The China Syndrome


Fueled by overnight weakness in China, stocks suffered a difficult day. China’s problems revolve around weakening manufacturing data and an economic slowdown which has lingered for some time now. Domestically, the weekly jobless claims were harmless, and LEI (leading economic indicators) came in about as expected which was slightly softer than recent months. In addition, existing home sales bounced back slightly and manufacturing in the Midwest indicated by the Kansas City Fed rebounded modestly. Despite the somewhat benign domestic picture, traders seemed in a sour mood based on continuing emerging market problems.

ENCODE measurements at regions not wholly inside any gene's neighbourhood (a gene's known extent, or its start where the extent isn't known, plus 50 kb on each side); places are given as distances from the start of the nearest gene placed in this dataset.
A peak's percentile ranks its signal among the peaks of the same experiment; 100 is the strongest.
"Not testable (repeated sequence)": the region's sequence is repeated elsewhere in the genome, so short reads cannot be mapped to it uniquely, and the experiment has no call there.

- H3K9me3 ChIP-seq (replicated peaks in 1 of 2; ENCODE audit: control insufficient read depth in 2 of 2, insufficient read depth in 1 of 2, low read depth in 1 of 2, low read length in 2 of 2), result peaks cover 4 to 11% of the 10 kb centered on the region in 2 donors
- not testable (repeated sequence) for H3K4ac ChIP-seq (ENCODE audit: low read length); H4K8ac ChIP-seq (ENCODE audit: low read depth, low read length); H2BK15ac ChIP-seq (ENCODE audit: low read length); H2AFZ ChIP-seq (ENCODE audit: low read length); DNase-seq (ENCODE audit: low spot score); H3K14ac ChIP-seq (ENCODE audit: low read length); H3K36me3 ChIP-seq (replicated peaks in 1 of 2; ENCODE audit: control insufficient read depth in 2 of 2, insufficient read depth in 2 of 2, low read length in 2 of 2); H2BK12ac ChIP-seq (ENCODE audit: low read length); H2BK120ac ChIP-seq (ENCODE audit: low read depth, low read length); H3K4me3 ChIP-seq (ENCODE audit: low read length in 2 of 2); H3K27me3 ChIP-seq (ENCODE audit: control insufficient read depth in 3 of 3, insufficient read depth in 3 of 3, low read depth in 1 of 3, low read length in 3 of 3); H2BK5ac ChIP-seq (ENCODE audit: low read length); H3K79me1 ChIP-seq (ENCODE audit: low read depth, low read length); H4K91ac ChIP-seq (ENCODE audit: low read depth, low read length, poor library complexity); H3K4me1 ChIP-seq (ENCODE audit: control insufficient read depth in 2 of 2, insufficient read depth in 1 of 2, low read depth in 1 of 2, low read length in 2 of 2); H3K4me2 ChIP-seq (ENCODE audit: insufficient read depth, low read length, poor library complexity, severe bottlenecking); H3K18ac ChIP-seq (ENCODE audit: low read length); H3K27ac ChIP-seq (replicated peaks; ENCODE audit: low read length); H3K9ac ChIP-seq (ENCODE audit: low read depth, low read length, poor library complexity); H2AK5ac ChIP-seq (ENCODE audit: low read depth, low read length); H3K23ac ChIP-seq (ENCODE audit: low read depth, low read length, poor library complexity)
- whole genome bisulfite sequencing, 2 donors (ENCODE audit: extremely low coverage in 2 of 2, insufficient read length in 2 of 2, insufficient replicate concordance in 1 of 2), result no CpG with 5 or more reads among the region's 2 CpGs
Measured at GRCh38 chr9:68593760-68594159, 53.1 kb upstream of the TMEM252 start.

By the close, the Dow Jones Industrial Average was down 175 points to finish the day at 16,197. The S&P 500 was down 16 points to close at 1828. Gold was up $23 to trade at $1262 per ounce, while oil was up $.49 to trade at $97.22 per barrel WTI.

It really wasn’t too bad a day on the earnings front, but traders were more focused on the emerging markets such as China, and more likely just looking for a reason to do some selling. After the run of last year, some disruption is not only expected, but some may say welcome. We’ll let you know how the week ends tomorrow, but to date January is shaping up to be a disappointing one.

Have a nice evening everyone.

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